“The investor’s chief problem – and even his worst enemy – is likely to be himself” – Ben Graham
Investing is not easy. If you are an active investor, directly involved in the investment process, it requires an immense amount of work. Picking investments, developing a buying process and a sell discipline, constructing an overall portfolio, risk management controls, monitoring key people and execution. Even if you outsource much of this to professionals, you are likely still involved in key decisions on asset allocation or manager / investment selection.
Meanwhile lurking behind every buy, sell or hold decision is a basket of behavioral cognitive and emotional biases that may negatively impact your investment process. And investor behaviors matter, a lot. Dalbar Inc. has been running analytics comparing the actual returns investors experience over time compared to the index or even the return on funds. Essentially, they run dollar weighted returns which incorporates the decision on investors on when and which funds to buy. They also did some really interesting analysis on the source of why actual investor returns are lower than the index. At the end of 2015, the S&P 500 had a 20-year annualized return of 8.2%. The actual investor return was 4.7%, missing out on 3.5%. According to their analysis, some of this was caused by investors lacking cash to invest or needing to remove capital from the market. These explained 1.2% of the discrepancy. Fund expenses were another 0.8%. That left 1.5% attributable to voluntary investor behavior. Buying or selling at the wrong time, holding onto losers too long, performance chasing, being sold by ‘stories’, the list goes on.
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Based on this study, investor behavior was a bigger drag on performance than fees. Every client now talks about fees, making important investment decisions based on fees, which is good as it is an important determinant of investment success. But not enough people are talking about behaviors. We think it is time to talk about it, and to develop tools to mitigate the negative impacts.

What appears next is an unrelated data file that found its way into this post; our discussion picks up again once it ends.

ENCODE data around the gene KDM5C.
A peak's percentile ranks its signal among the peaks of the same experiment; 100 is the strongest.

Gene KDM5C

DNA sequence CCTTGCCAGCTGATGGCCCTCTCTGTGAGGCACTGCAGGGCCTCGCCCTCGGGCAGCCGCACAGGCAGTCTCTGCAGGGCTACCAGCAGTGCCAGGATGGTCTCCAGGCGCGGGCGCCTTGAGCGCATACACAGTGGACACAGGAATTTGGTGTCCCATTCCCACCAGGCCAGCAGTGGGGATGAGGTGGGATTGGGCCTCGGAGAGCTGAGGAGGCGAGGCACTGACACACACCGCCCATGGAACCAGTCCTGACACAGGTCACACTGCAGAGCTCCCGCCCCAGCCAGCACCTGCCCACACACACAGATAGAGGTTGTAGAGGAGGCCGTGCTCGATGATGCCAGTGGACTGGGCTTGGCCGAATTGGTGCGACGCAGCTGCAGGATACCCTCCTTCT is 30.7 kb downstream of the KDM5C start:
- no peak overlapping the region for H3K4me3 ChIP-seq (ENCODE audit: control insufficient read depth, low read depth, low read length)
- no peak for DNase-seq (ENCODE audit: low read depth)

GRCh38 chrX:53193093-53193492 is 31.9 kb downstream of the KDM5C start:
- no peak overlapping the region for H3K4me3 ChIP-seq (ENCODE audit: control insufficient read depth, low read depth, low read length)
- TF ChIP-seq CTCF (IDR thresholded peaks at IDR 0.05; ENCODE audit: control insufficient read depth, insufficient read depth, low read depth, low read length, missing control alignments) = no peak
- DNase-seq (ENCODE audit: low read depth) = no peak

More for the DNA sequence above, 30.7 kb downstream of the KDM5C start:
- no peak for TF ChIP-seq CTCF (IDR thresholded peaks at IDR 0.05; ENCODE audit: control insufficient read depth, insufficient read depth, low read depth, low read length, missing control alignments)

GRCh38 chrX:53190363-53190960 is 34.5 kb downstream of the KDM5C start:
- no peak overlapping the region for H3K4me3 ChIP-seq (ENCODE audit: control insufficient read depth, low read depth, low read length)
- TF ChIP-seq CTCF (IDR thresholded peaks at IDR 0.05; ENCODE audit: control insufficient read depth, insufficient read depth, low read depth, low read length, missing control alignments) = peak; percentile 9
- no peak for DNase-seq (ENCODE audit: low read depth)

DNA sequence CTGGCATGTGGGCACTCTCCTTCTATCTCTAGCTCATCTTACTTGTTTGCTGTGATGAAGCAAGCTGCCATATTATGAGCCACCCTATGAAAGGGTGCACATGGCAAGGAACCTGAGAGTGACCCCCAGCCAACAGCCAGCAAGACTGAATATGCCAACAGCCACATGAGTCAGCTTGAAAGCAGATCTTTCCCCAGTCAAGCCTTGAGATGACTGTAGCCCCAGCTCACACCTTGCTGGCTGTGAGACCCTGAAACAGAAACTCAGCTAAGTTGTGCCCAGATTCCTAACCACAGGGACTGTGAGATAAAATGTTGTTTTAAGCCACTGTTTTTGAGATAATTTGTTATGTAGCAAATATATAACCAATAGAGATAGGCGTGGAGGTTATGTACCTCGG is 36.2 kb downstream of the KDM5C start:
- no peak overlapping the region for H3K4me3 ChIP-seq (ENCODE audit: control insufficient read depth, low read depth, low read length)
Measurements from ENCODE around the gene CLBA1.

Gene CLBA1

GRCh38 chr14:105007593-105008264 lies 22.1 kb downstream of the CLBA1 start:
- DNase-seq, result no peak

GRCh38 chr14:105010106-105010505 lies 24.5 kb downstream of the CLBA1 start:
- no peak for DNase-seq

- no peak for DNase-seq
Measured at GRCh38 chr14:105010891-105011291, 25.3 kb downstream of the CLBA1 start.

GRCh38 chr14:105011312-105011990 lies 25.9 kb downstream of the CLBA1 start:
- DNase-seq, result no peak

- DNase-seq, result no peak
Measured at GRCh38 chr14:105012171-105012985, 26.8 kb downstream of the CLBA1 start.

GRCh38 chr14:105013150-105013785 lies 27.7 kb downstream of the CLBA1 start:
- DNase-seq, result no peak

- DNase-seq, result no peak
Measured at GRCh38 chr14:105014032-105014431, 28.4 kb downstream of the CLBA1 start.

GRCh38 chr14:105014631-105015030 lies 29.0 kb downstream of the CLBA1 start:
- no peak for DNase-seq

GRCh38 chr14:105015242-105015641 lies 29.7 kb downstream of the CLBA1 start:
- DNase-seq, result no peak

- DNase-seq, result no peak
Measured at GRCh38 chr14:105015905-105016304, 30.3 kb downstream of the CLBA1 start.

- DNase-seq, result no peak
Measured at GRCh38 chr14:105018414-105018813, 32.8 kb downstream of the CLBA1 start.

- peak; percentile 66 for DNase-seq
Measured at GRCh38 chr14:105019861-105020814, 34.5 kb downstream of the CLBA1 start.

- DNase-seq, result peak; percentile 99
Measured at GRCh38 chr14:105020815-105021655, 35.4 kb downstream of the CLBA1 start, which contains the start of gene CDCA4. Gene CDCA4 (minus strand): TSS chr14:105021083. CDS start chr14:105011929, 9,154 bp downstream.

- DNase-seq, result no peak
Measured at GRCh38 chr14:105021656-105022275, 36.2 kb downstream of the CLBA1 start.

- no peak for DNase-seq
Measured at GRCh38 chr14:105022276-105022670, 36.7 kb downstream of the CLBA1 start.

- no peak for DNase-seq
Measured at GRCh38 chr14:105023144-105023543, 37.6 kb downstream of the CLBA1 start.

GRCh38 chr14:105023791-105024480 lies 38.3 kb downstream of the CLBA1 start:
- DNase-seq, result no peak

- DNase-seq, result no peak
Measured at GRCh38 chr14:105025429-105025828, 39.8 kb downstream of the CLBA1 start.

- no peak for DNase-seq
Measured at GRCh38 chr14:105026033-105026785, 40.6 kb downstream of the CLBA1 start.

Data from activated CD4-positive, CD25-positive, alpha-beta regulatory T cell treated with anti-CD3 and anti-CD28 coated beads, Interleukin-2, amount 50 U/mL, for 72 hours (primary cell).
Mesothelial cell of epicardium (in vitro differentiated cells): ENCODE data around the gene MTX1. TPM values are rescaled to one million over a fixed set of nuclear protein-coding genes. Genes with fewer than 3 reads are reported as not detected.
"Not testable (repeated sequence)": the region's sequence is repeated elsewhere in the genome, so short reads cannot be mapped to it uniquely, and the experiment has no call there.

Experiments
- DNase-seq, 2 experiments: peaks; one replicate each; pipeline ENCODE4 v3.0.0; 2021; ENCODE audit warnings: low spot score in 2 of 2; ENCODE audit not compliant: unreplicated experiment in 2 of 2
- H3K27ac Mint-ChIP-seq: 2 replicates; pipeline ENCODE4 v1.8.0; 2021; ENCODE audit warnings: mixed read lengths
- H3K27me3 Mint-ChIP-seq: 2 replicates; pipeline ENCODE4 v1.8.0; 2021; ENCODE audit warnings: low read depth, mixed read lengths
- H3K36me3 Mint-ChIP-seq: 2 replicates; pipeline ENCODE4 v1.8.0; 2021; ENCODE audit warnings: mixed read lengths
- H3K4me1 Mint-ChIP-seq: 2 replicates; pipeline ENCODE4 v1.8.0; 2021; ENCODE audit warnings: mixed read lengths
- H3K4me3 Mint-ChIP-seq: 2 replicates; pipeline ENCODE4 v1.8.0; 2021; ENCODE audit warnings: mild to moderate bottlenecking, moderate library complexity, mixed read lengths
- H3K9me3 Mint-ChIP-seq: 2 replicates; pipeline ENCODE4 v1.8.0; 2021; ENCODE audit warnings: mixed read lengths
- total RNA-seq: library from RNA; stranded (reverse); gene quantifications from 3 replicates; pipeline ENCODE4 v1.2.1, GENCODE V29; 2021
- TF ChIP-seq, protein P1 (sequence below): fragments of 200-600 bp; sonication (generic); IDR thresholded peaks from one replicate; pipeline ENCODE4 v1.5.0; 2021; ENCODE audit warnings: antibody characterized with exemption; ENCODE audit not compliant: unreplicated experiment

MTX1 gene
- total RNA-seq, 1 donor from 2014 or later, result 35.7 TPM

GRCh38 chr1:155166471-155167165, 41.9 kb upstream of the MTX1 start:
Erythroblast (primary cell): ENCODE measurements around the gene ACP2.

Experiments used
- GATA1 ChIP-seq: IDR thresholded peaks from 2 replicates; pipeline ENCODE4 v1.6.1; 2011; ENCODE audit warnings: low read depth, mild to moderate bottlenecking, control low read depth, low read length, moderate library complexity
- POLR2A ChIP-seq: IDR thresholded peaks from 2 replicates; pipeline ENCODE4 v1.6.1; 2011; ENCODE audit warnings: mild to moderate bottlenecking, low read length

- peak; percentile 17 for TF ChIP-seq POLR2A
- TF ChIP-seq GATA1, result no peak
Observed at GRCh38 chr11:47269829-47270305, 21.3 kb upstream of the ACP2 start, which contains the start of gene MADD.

Combining both economics and psychology, behavioral finance if focused on researching and uncovering evidence of sub-optimal decision making. Many of these instances are traced back to either a cognitive or emotional bias. Cognitive biases impact how we perceive information. Emotional biases or heuristics are due to illogical or distorted reasoning. There are many of them, with a few of the more popular depicted in Chart 2. And, depending on what type of investor you are, some may be more applicable to you than others. For instance, if you outsource much of the investment process to professionals (money managers, advisor) then you may more likely suffer from loss aversion, status quo bias or framing. If you are more actively involved in the investment process, then availability bias, overconfidence and herd instinct may be of greater risk. The good news is nobody suffers from all of them, the bad news is it is hard to know when each bias may impact your investment process.
In the following sections, we will highlight a couple of biases and introduce methods to help control or check this behavior.